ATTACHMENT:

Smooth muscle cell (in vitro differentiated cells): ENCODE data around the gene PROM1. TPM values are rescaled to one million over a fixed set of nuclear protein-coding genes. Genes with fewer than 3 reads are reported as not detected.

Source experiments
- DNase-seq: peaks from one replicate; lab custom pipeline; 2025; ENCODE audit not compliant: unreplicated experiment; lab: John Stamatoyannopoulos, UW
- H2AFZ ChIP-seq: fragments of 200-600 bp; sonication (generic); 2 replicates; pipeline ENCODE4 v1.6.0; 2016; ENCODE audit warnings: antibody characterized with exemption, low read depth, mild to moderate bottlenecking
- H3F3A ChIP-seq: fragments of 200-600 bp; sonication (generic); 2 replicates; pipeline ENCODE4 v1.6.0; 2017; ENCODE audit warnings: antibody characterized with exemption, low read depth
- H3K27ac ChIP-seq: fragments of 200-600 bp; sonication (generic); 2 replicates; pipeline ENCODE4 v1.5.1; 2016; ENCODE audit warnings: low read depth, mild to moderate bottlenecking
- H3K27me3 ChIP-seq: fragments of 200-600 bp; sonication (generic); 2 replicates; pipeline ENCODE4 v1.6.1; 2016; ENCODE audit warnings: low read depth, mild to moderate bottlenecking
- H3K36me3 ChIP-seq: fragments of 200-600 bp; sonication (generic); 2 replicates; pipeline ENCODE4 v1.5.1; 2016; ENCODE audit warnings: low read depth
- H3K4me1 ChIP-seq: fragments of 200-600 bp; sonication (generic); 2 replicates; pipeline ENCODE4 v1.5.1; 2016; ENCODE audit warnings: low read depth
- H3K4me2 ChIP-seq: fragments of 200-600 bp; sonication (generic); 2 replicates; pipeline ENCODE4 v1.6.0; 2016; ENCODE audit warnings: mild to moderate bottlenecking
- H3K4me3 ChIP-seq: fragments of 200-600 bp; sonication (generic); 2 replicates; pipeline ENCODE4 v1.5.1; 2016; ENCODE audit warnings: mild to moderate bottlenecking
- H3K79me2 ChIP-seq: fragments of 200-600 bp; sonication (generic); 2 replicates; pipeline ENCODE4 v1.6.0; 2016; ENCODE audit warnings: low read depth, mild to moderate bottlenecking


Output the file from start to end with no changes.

Smooth muscle cell (in vitro differentiated cells): ENCODE data around the gene PROM1. TPM values are rescaled to one million over a fixed set of nuclear protein-coding genes. Genes with fewer than 3 reads are reported as not detected.

Source experiments
- DNase-seq: peaks from one replicate; lab custom pipeline; 2025; ENCODE audit not compliant: unreplicated experiment; lab: John Stamatoyannopoulos, UW
- H2AFZ ChIP-seq: fragments of 200-600 bp; sonication (generic); 2 replicates; pipeline ENCODE4 v1.6.0; 2016; ENCODE audit warnings: antibody characterized with exemption, low read depth, mild to moderate bottlenecking
- H3F3A ChIP-seq: fragments of 200-600 bp; sonication (generic); 2 replicates; pipeline ENCODE4 v1.6.0; 2017; ENCODE audit warnings: antibody characterized with exemption, low read depth
- H3K27ac ChIP-seq: fragments of 200-600 bp; sonication (generic); 2 replicates; pipeline ENCODE4 v1.5.1; 2016; ENCODE audit warnings: low read depth, mild to moderate bottlenecking
- H3K27me3 ChIP-seq: fragments of 200-600 bp; sonication (generic); 2 replicates; pipeline ENCODE4 v1.6.1; 2016; ENCODE audit warnings: low read depth, mild to moderate bottlenecking
- H3K36me3 ChIP-seq: fragments of 200-600 bp; sonication (generic); 2 replicates; pipeline ENCODE4 v1.5.1; 2016; ENCODE audit warnings: low read depth
- H3K4me1 ChIP-seq: fragments of 200-600 bp; sonication (generic); 2 replicates; pipeline ENCODE4 v1.5.1; 2016; ENCODE audit warnings: low read depth
- H3K4me2 ChIP-seq: fragments of 200-600 bp; sonication (generic); 2 replicates; pipeline ENCODE4 v1.6.0; 2016; ENCODE audit warnings: mild to moderate bottlenecking
- H3K4me3 ChIP-seq: fragments of 200-600 bp; sonication (generic); 2 replicates; pipeline ENCODE4 v1.5.1; 2016; ENCODE audit warnings: mild to moderate bottlenecking
- H3K79me2 ChIP-seq: fragments of 200-600 bp; sonication (generic); 2 replicates; pipeline ENCODE4 v1.6.0; 2016; ENCODE audit warnings: low read depth, mild to moderate bottlenecking